The seals of office glitter in his eyes: Births, deaths, and marriages, epistles wet He climbs, he pants, he grasps them! At his heels, With tears, that trickled down the writer's cheeks, Close at his hcels, a demagogue ascends, Fast as the periods from his fluent quill,

And with a dexterous jerk soon twists him down,
Or charged with amorous sighs of absent swains, And wins them, but to lose them in his tum.
Or nymphs responsive, equally affect

Here rills of oily eloquence in soft
His horse and him, unconscious of them all. Meanders lubricate the course they take a
But O, th' important budget! ushered in The modest speaker is ashamed and grieved,
With such heart-shaking music, who can say, T'engross a moment's notice; and yet begs,
What are its tidings ? have our troops awaked ? Begs a propitious ear for his poor thoughts,
Or do they still, as if with opium drugged

However trivial all that he conceives,
Snore to the murmurs of the Atlantic wave? Sweet bashfulness! it claims at least this praise :
Is India free? and does she wear her plumed The dearth of information and good sense,
And jewelled turban with a smile of peace, That it foretells us, always comes to pass.
Or do we grind her still? The grand debate, Cataracts of declamation thunder here;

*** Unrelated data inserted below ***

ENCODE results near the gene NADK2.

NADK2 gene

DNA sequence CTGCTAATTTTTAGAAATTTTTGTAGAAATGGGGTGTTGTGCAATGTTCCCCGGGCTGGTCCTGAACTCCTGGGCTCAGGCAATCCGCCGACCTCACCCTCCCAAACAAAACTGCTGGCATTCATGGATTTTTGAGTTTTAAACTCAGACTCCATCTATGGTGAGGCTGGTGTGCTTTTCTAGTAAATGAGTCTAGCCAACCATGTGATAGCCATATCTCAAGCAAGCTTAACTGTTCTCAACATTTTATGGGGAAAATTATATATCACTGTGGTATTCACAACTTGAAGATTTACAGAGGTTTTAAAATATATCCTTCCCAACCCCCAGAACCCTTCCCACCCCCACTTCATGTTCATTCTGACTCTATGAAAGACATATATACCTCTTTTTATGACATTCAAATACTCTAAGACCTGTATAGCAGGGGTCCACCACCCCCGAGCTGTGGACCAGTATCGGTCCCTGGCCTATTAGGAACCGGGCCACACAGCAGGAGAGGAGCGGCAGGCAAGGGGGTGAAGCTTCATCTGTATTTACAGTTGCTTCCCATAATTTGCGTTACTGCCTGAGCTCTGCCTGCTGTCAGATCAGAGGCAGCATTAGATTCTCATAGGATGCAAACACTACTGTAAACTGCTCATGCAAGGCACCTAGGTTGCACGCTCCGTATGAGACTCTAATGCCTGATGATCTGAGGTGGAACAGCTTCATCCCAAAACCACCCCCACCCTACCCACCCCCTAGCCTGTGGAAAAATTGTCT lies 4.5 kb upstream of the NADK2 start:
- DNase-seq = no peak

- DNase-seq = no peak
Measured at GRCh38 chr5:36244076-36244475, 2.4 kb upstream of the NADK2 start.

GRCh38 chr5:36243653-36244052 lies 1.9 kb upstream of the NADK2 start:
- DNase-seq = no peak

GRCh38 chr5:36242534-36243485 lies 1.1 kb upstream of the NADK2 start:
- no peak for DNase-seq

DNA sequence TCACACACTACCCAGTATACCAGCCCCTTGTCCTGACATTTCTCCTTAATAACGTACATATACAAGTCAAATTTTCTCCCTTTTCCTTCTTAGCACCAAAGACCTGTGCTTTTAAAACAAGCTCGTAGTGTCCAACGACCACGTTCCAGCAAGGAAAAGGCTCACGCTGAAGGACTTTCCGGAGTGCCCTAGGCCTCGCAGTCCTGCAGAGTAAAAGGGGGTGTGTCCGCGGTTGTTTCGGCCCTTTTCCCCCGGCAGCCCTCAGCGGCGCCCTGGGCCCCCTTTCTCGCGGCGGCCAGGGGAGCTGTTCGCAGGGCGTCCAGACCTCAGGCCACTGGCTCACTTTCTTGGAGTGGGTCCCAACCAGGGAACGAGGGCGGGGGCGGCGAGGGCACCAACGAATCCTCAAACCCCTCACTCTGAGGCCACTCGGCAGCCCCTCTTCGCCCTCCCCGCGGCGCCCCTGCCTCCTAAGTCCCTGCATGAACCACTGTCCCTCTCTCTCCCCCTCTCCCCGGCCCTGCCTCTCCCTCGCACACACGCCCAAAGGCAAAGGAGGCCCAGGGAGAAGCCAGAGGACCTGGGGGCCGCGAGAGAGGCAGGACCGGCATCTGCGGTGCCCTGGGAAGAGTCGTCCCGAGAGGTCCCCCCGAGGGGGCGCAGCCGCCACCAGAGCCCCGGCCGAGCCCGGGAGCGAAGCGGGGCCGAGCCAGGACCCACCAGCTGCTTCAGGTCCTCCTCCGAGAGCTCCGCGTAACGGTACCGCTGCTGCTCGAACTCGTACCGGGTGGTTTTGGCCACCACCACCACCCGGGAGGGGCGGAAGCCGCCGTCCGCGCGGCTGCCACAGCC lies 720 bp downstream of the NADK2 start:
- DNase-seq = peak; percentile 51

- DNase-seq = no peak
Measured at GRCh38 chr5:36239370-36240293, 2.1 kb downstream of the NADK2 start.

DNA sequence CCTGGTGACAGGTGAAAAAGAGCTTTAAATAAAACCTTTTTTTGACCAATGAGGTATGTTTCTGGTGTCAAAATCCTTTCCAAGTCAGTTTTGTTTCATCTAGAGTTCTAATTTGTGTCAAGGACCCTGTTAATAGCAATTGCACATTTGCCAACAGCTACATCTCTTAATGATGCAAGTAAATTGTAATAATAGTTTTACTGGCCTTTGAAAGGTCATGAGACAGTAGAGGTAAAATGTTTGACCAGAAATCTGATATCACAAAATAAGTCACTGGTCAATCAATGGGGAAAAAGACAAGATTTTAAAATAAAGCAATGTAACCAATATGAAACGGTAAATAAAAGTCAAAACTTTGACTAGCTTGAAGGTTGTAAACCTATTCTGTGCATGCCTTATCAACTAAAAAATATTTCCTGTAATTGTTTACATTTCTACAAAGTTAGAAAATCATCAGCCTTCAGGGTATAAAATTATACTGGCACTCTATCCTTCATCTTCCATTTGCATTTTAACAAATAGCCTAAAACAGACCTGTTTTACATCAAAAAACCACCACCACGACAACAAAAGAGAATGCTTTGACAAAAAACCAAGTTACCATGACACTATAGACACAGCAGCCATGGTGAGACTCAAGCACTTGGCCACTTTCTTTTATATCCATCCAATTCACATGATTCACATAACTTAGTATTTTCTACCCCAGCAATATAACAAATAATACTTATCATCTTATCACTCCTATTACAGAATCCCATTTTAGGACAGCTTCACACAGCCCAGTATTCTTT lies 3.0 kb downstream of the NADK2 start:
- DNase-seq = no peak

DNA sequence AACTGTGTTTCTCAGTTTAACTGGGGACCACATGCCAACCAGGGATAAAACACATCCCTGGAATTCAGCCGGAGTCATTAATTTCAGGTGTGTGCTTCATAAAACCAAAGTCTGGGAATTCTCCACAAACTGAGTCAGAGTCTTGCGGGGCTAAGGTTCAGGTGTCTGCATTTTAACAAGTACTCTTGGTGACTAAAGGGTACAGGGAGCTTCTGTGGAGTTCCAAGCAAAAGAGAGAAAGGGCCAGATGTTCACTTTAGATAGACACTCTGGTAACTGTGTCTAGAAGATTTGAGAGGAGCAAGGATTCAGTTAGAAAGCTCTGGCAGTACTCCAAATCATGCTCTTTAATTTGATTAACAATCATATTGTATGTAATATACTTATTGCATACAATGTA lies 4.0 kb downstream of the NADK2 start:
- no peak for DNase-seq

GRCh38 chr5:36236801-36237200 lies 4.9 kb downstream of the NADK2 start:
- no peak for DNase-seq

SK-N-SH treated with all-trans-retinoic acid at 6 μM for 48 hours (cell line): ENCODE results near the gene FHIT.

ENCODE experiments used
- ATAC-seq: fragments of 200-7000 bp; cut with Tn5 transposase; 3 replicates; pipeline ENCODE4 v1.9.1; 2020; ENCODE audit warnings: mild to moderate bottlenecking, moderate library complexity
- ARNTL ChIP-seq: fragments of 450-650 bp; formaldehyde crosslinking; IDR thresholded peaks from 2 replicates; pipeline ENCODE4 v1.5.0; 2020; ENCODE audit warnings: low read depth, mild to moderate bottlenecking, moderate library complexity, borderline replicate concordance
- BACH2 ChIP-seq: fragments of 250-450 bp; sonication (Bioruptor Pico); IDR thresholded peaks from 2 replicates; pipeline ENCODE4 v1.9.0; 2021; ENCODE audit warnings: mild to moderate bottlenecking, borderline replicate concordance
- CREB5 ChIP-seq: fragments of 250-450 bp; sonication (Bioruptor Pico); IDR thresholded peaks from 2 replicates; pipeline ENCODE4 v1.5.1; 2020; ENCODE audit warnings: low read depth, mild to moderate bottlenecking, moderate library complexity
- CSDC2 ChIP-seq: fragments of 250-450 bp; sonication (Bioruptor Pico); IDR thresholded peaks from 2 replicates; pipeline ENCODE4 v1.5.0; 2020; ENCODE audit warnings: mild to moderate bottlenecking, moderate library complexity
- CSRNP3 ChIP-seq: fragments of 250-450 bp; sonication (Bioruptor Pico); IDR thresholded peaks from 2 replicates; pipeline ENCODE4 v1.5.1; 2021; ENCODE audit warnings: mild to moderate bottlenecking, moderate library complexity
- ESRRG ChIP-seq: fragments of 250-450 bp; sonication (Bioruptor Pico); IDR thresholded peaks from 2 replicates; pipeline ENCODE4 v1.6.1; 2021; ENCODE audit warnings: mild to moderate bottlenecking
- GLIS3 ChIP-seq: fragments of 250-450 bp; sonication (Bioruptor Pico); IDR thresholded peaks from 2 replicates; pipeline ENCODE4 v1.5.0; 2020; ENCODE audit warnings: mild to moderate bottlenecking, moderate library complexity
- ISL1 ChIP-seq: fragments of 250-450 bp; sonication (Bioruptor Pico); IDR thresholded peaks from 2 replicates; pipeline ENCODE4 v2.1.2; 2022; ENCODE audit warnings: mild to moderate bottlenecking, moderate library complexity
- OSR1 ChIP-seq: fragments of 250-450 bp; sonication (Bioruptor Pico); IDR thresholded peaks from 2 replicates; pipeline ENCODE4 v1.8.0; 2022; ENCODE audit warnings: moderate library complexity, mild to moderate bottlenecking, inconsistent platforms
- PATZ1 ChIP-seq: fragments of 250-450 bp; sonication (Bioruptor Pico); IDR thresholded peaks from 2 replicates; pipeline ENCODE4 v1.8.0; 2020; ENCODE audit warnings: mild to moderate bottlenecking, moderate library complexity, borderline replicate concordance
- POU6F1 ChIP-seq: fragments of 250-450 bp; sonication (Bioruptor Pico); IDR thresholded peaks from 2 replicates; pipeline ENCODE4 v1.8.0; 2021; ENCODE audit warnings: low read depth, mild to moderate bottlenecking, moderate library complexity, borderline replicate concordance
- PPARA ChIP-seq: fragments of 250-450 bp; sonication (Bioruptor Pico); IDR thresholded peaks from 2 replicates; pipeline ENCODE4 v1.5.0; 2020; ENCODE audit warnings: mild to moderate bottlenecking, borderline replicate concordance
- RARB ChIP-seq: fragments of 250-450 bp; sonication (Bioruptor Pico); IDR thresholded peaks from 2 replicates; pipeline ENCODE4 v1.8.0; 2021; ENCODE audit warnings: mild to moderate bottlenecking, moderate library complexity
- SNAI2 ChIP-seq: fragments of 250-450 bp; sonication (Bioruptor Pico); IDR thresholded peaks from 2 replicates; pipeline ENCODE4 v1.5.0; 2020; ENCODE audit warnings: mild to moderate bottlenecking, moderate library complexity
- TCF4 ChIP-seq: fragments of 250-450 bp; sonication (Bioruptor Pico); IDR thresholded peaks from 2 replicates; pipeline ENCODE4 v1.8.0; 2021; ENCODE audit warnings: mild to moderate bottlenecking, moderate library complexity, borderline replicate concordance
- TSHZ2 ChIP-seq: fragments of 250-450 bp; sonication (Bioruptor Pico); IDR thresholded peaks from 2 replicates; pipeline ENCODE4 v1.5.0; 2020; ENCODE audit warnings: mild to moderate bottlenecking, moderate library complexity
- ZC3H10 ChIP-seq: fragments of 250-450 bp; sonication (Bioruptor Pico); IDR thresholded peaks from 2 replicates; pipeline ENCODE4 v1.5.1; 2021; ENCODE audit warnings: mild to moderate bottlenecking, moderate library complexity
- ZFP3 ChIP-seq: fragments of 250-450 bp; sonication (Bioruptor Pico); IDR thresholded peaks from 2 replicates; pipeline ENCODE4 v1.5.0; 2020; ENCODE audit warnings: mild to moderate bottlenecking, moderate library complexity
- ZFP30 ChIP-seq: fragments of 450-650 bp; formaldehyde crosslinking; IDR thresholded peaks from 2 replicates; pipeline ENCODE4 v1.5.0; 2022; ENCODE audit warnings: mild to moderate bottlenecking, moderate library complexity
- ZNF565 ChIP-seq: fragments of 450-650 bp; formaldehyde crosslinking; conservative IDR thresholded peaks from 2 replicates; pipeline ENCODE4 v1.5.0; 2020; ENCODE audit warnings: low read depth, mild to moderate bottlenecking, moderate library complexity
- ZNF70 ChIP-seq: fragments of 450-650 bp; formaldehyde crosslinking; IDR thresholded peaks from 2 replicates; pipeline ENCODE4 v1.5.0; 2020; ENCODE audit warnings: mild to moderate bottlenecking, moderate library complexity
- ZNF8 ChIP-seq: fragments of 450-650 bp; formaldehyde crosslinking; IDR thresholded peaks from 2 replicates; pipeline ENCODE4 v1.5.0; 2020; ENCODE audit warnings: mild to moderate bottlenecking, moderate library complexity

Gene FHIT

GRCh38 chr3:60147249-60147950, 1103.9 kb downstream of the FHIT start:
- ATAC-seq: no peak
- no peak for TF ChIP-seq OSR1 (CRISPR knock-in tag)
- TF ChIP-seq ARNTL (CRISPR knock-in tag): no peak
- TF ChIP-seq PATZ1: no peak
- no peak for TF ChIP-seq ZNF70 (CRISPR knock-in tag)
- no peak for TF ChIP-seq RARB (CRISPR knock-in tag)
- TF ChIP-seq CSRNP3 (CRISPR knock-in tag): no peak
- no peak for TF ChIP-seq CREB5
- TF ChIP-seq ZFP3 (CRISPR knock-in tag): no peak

The popular harangue, the tart reply,

There forests of no meaning spread the page, The logic, and the wisdom, and the wit,

In which all comprehension wanders lost ; And the loud laugh-I long to know them all ; While fields of pleasantry amuse us there I burn to set th' imprisoned wranglers free, With merry descants on a nation's woes. And give them voice and utterance once again. The rest appears a wilderness of strange

Now stir the fire, and close the shutters fast, But gay confusion; roses for the cheeks, Let fall the curtains, wheel the sofa round, And lilies for the brows of faded age, And, while the bubbling and loud hissing urn Teeth for the toothless, ringlets for the bald, Throws up a steamy column, and the cups, Heaven, earth, and ocean, plundered of their sweets, That cheer but not inebriate, wait on each, Nectareous essences, Olympian dews, So let us welcome peaceful evening in;

Sermons, and city feasts, and favourite airs, Not such his evening, who with shining face Æthereal journeys, submarine exploits,

« 前へ次へ »